Second Generation

13 February 2014

After the big bang, the only elements in the universe were hydrogen, helium and trace amounts of lithium. There was no carbon, oxygen or iron, because these elements are only formed when stars undergo fusion in their cores. About 100 to 300 million years after the big bang, the first stars began to appear. These first generation stars were likely very large, about a hundred times the mass of our Sun. Because of their size, they had short lives which ended as supernovae. From the remnants of those stars, a new generation of stars would form. These second generation stars would have traces of elements such as carbon, but still lack heavier elements such as iron. Now a new paper in Nature has announced the discovery of just such a second generation star.1

In astronomy, all elements other than hydrogen and helium are referred to as “metals.” For this reason, a measure of the amount of other elements a star contains is known as its metallicity. One way to define the metallicity of a star is simply as the fraction of a star’s mass which is not hydrogen or helium. For the Sun, this number is Z = 0.02, which means that about 2% of the Sun’s mass is “metal”. Another way to express the metallicity of a star is by its ratio of Iron to Hydrogen, known as [Fe/H]. This is given on a logarithmic scale relative to the ratio of our Sun. So the [Fe/H] of our Sun is zero. Stars with lower metallicity will have negative [Fe/H] values, and ones with higher metallicity have positive values.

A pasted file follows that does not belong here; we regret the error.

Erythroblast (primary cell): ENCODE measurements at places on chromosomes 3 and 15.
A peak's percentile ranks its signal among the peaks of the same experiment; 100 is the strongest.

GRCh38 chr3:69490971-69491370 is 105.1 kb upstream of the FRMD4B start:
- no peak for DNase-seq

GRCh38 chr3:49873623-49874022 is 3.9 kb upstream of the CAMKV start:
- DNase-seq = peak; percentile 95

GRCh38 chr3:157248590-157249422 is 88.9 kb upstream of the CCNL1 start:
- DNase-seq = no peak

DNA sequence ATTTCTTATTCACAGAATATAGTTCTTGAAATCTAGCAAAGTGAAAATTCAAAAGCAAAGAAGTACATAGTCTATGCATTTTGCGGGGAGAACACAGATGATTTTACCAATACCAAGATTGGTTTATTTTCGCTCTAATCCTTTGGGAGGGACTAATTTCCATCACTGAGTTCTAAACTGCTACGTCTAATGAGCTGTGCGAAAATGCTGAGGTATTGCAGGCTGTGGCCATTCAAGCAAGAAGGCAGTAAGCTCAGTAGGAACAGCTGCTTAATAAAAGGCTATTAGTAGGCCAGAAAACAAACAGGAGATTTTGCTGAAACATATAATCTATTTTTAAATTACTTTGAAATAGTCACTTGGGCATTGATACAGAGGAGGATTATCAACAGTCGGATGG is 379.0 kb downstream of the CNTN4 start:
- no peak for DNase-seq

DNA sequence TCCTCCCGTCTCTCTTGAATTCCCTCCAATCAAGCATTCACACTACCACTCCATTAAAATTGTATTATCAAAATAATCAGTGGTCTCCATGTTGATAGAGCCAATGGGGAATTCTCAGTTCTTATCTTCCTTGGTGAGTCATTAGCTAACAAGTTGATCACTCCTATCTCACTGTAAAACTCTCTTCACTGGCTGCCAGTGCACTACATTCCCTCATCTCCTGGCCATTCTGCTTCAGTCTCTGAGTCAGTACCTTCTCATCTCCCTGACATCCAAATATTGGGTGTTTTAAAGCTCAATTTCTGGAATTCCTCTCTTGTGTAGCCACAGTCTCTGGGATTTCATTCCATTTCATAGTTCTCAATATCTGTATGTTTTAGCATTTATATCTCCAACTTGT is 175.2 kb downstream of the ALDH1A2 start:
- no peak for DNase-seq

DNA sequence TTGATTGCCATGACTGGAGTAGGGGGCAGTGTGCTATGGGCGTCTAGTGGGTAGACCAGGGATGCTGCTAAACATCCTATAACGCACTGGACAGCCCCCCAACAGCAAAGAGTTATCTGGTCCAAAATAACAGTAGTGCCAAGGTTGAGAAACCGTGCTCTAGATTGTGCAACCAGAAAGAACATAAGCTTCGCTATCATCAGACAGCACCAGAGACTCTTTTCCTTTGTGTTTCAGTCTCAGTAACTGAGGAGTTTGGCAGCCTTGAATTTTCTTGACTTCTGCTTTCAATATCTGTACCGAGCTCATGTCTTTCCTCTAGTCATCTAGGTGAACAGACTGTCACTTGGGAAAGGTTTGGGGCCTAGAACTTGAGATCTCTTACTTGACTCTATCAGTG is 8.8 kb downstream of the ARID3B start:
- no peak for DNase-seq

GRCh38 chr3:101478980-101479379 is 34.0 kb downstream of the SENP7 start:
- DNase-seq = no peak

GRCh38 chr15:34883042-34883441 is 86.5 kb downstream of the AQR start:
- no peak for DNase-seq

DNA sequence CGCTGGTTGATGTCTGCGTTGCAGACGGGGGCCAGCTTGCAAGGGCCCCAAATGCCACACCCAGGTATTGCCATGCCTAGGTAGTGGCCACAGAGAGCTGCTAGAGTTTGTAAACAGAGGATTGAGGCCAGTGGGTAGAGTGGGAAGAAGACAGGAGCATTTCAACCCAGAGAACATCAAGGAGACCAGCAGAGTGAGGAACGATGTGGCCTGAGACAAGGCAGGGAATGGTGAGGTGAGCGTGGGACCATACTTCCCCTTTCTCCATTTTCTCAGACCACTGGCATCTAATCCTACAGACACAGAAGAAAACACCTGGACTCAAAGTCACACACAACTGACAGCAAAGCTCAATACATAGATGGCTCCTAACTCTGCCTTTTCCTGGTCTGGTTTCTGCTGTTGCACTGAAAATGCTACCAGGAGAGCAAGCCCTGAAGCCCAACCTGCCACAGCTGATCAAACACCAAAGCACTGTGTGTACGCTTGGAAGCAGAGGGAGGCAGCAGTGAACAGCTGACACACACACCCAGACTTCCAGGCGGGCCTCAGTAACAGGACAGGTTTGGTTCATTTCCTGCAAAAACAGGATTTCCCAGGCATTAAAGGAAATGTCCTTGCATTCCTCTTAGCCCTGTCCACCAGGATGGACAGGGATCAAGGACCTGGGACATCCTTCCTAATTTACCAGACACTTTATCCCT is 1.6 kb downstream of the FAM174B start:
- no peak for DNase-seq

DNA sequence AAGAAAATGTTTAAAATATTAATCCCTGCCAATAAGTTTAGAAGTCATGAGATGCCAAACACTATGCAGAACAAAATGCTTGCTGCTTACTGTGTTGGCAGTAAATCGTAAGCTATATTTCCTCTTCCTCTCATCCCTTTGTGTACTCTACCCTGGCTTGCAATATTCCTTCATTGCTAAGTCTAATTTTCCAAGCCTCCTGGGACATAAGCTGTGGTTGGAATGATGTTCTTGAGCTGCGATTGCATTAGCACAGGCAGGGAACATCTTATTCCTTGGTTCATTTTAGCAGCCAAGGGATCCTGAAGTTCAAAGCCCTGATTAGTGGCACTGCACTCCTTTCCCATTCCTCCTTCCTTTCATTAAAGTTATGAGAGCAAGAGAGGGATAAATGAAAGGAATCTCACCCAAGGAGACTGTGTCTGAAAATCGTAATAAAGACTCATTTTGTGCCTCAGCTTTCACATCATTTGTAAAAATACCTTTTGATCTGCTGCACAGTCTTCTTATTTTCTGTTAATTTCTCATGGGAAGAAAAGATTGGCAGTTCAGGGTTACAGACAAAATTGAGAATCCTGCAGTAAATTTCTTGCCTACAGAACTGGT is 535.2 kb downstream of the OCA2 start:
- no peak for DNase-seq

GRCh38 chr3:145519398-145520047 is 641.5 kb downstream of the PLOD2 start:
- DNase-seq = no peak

Spectrum of a low metallicity (Fe/H = -0.8) star. Anna Frebel
Spectrum of a low metallicity (Fe/H = -0.8) star.

Stars are often categorized by their metallicity. For example, Population I stars have an [Fe/H] of at least -1, meaning they have 10% of the Sun’s iron ratio or more. Population II stars have an [Fe/H] of less than -1. There is a third category, known as Population III. These would be the first stars of the universe, with essentially no “metals” in them.

We have yet to observe a Population III star, but this new discovery comes very close. This new star, known as SM0313 contains no measurable traces of iron. From its spectrum you can see carbon, calcium and magnesium, but nothing else beyond hydrogen. In comparison to the spectrum of a typical low metallicity star the difference is striking.

Spectrum of SM0313. Anna Frebel
Spectrum of SM0313.

The complete lack of measurable iron in the spectrum is surprising. Based on the limits of their observations, the authors calculate the metallicity of SM0313 to be no more than Fe/H = -7.1. This means it is likely a second generation star, and its first generation progenitor ended in a supernova that wasn’t powerful enough to cast out significant quantities of iron.

This changes our understanding of first generation stars. It has been thought that the large size of first generation stars meant their supernova would be a particularly powerful kind known as a pair-instability supernova. Such supernovae would cast out large quantities of material, and as a result the remnants of gas and dust would tend to be enriched and mixed on a relatively short cosmic time scale. As a result, even second generation stars such as SM0313 would have some measurable levels of iron. The discovery of SM0313 means that low energy first-generation supernovae were more common. Thus the mixing and enrichment of gas and dust happened more gradually than originally expected.

  1. Keller, S. C., et al. “A single low-energy, iron-poor supernova as the source of metals in the star SMSS J031300. 36− 670839.3.” Nature 506.7489 (2014): 463-466. ↩︎